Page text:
Globalization, migration patterns, and changing demographics in the United States and around the world have highlighted the political, social, and cultural contributions of people of color. At the same time, social movements based on racial, ethnic, and national identities have made a significant impact at both the national and international levels. An understanding of multiculturalism, racial formation and stratification, and exposure to challenges to dominant discourses will enable students to comprehend and analyze these processes.

3. Disciplinary Experiences

  • Creation and Criticism in the Arts (1 credit)
    Creation in the arts is an intuitive process that combines personal vision with specific knowledge of different media and genres, specific skills in construction and presentation, and an awareness of the history of the medium. Criticism in the arts attributes meaning to creative works through interpretation, which combines an understanding of the creative act with analyses of its historical, political, and cultural contexts. Because the creation and critique of art are central to a liberal arts education, students should have a critical or creative relationship to art in at least one medium (including painting, photography, sculpture, and literature).
     
  • Historical Perspectives (1 credit)
    The past matters. It informs the present and shapes current affairs in complex and often obscure ways. Memories of the past are continually contested both in public discourse and within the academy. Learning to analyze critically and participate in these conversations is a core element of a liberal arts education.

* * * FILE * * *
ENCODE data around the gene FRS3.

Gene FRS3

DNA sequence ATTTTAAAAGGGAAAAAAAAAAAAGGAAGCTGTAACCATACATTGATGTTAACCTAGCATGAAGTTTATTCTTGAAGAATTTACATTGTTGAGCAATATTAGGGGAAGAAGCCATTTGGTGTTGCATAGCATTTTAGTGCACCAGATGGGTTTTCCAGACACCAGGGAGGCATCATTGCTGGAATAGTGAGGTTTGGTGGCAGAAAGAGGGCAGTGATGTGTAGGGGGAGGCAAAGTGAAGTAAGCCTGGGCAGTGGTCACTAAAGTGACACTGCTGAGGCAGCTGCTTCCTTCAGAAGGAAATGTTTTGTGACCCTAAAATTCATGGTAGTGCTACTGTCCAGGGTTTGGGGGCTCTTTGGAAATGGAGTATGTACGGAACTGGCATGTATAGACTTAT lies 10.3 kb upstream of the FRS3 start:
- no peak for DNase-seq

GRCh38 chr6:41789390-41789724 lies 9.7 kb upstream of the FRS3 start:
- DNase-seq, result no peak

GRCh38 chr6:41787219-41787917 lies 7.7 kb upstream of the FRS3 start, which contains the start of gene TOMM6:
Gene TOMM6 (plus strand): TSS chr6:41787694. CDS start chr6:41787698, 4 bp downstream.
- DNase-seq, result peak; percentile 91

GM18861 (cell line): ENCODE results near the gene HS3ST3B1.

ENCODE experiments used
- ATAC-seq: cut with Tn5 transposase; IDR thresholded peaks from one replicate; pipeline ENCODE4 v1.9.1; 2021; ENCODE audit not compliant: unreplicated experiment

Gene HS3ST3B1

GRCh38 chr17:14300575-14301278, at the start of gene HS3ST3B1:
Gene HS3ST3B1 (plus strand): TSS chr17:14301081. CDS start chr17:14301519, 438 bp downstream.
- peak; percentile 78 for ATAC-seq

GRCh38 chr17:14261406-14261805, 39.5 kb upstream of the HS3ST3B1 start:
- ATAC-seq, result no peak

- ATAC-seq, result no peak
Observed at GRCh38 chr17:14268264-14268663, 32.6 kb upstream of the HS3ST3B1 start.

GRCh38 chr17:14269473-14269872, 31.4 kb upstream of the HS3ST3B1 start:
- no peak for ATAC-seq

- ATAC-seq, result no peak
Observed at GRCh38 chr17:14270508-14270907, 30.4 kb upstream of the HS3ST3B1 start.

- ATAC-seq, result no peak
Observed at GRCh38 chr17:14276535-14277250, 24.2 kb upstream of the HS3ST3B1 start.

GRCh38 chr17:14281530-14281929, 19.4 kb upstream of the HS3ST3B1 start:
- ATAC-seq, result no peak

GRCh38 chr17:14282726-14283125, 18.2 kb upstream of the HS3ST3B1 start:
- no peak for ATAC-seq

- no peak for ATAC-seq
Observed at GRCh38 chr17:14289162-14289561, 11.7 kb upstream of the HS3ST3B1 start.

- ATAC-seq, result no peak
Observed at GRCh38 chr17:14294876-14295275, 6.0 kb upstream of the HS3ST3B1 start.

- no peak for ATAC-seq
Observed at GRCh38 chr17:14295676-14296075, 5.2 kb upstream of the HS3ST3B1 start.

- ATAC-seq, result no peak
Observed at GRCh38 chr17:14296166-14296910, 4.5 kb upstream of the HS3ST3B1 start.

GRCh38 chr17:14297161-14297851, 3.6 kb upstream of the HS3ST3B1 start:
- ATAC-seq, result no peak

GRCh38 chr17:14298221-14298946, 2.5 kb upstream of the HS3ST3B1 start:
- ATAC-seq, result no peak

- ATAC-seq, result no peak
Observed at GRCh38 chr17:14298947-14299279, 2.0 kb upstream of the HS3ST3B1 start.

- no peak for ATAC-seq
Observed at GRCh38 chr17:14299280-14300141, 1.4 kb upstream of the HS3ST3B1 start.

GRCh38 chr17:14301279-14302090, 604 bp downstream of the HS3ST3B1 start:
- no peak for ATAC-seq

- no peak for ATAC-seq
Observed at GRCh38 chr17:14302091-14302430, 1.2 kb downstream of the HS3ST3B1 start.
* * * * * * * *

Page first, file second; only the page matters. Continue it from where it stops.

• Natural Sciences (1 credit)
    Study of the natural sciences and their methods is critical for many reasons; among them are: gaining knowledge about how the natural world is structured and how it behaves; evaluating the role knowledge of the natural world plays in the development of technologies; understanding the role scientific knowledge plays in setting many governmental policies and in dealing with health and environmental issues; and appreciating the design and value of scientific methods.
     
  • Human Institutions and Behavior (1 credit)
    The realm of human behavior manifests patterns that can be studied, understood, and predicted, similar to those found in nature as a whole. Both responsible citizenship and wise leadership depend on an understanding of how individuals behave and interact within social institutions. The findings, logical paradigms, and techniques of the social sciences provide essential insights into understanding these interactions.

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Last Updated: 6/16/14